While the CCPA has been compared to, and was partially modeled after, the GDPR it is not the same. There are some significant differences in coverage and the nature of the rights created. For example, the CCPA has added the right to opt-out of a sale and the CCPA’s definition of “publicly available” data is far narrower than that of the GDPR, including only information lawfully made available from federal, state, or local government records and used for the same purpose. 

Who is covered?

The CCPA defines “consumer” as a California resident. This includes not only traditional consumers (people purchasing goods and services for personal, household and family use) but also individuals acting in their business capacity (so sole proprietorships, and officers, directors and shareholders) and employees.

Does this law only apply to personal information of California residents?

Yes. However, due to the difficulty of separating out California consumers from those in the rest of the country, the CCPA may have a national impact.  

What kinds of personal information are covered?

The CCPA defines personal information very broadly. Any information that identifies, relates to, describes, is capable of being associated or could be reasonably linked, directly or indirectly, with a particular consumer or household, is covered. It does not include “publicly available” data, but the CCPA has a very narrow definition of “publicly available” information.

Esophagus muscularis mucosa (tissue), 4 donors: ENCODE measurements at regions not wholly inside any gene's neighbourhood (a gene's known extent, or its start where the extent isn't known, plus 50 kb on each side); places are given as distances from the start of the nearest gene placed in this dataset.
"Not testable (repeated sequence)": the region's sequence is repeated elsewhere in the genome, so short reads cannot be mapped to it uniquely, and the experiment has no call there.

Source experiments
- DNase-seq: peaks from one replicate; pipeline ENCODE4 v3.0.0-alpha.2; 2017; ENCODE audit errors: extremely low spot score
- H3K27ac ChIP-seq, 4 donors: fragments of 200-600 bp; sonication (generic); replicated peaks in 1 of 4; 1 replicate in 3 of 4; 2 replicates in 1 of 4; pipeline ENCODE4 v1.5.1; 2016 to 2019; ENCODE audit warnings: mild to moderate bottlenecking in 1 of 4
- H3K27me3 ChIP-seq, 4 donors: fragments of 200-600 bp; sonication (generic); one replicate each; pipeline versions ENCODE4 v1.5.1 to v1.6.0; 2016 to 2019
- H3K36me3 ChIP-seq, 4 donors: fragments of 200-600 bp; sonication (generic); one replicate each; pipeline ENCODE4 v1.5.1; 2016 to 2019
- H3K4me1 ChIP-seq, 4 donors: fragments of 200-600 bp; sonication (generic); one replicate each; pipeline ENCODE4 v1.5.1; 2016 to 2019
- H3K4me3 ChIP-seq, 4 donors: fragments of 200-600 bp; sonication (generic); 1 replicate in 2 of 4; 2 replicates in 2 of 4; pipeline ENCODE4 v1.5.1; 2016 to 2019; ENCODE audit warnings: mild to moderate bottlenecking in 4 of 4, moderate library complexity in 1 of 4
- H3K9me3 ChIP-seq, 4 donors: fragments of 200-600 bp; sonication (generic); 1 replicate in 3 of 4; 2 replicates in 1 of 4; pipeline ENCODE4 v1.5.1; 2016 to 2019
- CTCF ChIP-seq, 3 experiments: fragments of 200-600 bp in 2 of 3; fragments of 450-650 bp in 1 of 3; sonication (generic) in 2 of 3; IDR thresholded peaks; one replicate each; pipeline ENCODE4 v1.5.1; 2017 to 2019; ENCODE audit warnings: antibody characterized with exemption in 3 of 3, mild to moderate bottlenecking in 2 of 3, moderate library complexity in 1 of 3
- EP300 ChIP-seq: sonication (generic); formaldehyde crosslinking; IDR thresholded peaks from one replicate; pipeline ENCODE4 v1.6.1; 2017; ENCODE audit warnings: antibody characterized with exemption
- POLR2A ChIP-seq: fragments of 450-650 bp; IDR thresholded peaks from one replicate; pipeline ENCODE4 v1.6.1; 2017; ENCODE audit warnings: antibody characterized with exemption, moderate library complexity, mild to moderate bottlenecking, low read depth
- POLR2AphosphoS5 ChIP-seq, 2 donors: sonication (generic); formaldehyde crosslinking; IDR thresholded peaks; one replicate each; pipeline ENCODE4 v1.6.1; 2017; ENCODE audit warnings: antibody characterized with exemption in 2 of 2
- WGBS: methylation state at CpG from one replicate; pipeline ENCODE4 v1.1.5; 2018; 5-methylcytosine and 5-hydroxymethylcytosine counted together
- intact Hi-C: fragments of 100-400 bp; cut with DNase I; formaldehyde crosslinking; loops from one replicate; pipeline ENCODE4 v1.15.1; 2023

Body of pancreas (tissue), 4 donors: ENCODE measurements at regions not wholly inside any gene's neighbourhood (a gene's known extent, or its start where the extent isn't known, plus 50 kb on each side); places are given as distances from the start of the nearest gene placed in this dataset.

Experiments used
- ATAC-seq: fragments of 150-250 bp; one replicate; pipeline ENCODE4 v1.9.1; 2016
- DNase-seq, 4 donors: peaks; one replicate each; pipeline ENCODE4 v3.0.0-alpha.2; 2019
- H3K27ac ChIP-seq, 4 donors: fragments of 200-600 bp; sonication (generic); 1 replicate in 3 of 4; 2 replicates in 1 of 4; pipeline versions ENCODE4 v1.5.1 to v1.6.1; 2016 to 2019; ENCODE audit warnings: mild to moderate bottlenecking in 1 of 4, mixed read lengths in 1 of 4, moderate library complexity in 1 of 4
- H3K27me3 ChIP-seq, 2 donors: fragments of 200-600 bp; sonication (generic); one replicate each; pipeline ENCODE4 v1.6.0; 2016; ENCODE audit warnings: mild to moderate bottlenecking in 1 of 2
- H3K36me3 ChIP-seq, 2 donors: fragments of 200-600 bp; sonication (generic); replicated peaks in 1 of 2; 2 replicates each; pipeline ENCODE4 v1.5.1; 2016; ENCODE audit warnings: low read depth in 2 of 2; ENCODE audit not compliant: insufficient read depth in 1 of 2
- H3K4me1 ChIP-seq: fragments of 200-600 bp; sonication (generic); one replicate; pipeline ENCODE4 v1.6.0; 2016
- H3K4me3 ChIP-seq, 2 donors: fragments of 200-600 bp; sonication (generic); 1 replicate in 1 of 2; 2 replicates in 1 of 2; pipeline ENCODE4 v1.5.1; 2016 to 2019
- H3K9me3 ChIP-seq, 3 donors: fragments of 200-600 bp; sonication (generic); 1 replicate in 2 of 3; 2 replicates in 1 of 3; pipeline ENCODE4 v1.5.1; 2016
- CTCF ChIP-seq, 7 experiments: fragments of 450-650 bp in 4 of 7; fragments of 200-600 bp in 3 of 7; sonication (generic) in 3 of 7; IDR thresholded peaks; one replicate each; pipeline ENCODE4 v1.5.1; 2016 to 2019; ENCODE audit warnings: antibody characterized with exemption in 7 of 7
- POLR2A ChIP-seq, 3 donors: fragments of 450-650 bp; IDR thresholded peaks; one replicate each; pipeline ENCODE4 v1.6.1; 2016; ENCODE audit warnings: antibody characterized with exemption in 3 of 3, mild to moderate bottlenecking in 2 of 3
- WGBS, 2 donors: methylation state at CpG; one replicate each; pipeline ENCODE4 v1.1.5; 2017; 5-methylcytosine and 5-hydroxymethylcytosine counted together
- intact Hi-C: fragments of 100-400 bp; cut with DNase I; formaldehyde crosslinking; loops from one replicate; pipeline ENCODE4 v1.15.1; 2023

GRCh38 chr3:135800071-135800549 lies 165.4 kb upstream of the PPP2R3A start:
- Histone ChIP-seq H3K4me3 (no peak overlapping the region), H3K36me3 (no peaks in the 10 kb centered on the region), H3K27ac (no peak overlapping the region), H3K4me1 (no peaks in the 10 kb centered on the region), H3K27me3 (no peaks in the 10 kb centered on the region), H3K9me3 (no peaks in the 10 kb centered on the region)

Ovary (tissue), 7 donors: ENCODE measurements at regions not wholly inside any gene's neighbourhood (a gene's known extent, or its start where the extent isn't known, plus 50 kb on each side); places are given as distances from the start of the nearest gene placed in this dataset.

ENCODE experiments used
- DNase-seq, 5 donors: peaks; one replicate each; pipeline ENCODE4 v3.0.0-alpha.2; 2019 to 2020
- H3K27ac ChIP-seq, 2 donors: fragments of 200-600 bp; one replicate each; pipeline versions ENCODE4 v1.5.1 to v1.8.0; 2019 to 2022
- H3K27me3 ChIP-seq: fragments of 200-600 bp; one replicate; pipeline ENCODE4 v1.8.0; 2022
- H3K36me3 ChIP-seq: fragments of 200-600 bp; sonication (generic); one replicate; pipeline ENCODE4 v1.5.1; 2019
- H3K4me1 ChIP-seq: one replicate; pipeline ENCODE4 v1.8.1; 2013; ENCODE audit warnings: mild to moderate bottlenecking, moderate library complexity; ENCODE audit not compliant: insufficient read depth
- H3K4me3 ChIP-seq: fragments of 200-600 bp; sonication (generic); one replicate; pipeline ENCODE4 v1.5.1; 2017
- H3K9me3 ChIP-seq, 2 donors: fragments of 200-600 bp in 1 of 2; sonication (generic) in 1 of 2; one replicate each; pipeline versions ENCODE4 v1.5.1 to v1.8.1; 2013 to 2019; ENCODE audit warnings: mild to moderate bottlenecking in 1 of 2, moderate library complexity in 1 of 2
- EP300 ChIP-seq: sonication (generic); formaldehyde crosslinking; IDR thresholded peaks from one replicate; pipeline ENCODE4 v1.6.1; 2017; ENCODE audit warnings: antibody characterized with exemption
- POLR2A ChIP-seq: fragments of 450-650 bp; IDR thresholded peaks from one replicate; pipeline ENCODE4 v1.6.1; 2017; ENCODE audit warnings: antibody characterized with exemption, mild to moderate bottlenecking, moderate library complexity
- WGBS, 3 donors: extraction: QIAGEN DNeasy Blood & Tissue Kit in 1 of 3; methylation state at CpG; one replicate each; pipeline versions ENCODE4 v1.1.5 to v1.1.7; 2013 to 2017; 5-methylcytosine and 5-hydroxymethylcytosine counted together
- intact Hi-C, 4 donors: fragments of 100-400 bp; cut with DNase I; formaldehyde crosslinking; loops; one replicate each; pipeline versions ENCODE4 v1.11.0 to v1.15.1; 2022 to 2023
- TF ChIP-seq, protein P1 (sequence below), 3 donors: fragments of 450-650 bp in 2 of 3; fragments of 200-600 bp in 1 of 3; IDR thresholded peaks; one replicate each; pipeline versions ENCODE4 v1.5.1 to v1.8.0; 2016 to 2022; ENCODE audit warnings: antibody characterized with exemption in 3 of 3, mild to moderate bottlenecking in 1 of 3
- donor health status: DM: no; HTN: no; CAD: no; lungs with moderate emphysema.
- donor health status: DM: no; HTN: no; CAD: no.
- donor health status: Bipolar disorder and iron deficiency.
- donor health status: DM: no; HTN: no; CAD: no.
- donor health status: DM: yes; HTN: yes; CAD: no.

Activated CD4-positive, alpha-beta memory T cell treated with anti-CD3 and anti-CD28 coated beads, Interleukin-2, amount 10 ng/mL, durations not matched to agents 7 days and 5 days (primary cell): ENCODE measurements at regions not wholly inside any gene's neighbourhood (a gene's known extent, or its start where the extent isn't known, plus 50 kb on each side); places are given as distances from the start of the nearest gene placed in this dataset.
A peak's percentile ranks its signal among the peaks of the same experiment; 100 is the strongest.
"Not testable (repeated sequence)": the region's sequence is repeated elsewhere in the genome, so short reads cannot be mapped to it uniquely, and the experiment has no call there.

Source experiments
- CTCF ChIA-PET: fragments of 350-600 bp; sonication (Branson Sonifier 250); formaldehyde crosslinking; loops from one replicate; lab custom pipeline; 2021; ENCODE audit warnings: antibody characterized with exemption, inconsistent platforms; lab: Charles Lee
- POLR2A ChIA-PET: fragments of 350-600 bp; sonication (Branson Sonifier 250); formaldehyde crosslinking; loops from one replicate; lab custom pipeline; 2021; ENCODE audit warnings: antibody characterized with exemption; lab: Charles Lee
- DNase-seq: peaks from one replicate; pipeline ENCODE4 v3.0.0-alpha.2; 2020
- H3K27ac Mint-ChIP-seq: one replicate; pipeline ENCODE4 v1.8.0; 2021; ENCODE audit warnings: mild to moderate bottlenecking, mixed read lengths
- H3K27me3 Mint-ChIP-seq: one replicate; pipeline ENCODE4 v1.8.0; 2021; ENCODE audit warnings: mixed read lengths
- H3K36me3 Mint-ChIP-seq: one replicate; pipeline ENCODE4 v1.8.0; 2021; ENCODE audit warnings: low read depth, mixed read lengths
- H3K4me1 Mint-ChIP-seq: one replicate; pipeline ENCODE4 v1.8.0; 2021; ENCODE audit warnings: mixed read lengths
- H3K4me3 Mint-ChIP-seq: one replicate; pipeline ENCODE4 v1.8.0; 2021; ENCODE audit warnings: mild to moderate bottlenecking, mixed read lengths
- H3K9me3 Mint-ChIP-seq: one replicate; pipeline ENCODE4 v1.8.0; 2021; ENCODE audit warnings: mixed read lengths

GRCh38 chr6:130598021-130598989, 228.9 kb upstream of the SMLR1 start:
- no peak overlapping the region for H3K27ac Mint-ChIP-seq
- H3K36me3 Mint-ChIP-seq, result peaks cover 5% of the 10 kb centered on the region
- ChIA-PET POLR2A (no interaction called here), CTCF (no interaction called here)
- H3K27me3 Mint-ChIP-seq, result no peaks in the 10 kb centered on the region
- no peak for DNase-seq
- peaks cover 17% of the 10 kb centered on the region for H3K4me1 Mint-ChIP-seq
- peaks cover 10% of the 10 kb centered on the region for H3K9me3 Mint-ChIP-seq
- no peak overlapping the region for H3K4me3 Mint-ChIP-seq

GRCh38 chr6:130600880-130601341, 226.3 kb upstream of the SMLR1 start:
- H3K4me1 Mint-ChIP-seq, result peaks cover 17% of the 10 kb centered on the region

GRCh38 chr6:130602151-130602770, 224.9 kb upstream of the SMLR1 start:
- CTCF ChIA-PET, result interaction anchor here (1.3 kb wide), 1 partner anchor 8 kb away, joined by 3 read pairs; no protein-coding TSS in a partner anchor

How will the CCPA affect businesses?

Any business with customers and/or employees in California must prepare to address these areas of potential impact:

  • Data inventory, mapping of personal data, and selling of personal data
  • Individual rights to data access
  • Individual rights to opt-out of data selling
  • Updating third-party service agreements to ensure compliance
  • Resolving system vulnerabilities and information security gaps

Ready to address your own data compliance program but don’t know how to start? We can help! Contact us to talk about data hygiene and enhancement, faster delivery of updates, and more. You can reach us at 800-333-8802 or email at mdrinfo@dnb.com.

Anne Goto is the Data Products Manager at MDR. Anne has been at MDR for almost 30 years in a variety of roles, including leading the development of the highest quality, comprehensive education database, quality advocacy, data analytics, and her current role where she helps customers make effective use of their data. Before joining MDR, Anne was a media analyst, computer programmer, and occupational therapist.

*https://digitalguardian.com/blog/what-california-data-privacy-protection-act